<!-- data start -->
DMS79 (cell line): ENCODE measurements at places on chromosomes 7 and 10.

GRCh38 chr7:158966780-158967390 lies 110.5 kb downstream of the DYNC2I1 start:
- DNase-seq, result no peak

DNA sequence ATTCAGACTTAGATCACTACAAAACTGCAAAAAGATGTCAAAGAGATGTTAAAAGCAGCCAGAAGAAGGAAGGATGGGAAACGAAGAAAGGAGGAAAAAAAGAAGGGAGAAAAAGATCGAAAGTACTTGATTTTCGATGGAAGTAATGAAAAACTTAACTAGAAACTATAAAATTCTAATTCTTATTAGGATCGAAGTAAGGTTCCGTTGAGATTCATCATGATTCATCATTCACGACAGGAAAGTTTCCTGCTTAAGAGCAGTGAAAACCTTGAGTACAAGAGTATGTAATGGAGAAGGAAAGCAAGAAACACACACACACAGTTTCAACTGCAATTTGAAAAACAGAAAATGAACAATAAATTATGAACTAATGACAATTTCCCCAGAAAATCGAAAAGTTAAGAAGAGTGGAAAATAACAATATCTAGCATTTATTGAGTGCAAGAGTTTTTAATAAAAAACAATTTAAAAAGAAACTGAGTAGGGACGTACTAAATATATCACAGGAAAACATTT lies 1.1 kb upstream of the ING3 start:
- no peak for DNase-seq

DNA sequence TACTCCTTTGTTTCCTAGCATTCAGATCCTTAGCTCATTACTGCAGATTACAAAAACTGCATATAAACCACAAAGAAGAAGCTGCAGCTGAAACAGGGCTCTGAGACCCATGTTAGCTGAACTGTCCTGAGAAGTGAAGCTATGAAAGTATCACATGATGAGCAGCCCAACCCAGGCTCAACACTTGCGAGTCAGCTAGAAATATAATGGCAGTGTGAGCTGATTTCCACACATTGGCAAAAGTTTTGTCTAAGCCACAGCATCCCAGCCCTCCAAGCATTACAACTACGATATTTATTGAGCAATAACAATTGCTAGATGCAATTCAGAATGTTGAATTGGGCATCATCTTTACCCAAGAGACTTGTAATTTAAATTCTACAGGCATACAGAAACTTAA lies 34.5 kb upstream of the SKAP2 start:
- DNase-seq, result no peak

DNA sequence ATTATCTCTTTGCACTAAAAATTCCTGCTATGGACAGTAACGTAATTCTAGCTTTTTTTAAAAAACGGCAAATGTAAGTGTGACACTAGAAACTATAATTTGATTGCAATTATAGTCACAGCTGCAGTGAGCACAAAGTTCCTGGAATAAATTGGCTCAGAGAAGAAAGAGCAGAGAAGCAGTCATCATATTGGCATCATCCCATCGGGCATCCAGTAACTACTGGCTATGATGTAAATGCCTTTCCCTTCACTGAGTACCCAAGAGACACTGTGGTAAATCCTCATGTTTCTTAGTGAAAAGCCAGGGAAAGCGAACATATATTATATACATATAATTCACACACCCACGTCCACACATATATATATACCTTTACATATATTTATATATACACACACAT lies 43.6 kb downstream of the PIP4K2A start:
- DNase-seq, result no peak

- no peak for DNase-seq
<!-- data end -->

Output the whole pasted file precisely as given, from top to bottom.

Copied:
DMS79 (cell line): ENCODE measurements at places on chromosomes 7 and 10.

GRCh38 chr7:158966780-158967390 lies 110.5 kb downstream of the DYNC2I1 start:
- DNase-seq, result no peak

DNA sequence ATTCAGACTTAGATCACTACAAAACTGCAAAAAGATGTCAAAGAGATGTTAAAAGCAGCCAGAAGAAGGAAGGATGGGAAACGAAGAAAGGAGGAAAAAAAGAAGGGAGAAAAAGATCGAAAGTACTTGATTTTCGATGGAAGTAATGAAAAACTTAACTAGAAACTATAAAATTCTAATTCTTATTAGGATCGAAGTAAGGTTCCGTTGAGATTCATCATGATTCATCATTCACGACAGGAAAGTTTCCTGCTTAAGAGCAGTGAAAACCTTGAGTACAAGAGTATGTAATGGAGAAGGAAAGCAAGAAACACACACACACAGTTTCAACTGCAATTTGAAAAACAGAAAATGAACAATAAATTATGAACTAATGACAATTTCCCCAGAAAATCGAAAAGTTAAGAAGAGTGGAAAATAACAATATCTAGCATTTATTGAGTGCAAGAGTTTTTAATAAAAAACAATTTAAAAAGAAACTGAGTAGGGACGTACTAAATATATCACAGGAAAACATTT lies 1.1 kb upstream of the ING3 start:
- no peak for DNase-seq

DNA sequence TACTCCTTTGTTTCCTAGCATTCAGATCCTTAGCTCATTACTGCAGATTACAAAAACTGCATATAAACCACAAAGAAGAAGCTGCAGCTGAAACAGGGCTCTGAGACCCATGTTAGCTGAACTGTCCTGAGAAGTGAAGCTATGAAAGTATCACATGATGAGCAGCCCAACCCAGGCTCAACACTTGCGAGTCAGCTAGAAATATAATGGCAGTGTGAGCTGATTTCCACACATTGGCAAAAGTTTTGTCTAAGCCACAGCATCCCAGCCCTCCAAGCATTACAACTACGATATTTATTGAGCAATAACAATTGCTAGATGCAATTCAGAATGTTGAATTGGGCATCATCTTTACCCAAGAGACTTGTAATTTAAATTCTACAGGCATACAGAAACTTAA lies 34.5 kb upstream of the SKAP2 start:
- DNase-seq, result no peak

DNA sequence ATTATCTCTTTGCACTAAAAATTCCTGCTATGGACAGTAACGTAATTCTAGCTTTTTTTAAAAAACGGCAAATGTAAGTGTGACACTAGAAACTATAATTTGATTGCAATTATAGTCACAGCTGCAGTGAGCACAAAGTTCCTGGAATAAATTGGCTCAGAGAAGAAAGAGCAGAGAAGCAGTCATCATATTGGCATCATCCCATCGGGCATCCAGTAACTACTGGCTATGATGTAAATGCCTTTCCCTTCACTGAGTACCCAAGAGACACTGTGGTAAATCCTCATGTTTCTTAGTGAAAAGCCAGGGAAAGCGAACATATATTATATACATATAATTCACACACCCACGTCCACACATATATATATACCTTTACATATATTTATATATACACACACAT lies 43.6 kb downstream of the PIP4K2A start:
- DNase-seq, result no peak

- no peak for DNase-seq